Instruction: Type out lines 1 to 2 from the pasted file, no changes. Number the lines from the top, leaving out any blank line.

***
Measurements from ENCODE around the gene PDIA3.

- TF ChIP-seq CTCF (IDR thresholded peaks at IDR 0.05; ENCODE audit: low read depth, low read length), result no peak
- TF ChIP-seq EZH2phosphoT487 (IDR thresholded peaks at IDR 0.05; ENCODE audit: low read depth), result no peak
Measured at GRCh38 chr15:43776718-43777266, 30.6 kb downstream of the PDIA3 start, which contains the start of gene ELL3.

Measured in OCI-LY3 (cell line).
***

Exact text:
Measurements from ENCODE around the gene PDIA3.

- TF ChIP-seq CTCF (IDR thresholded peaks at IDR 0.05; ENCODE audit: low read depth, low read length), result no peak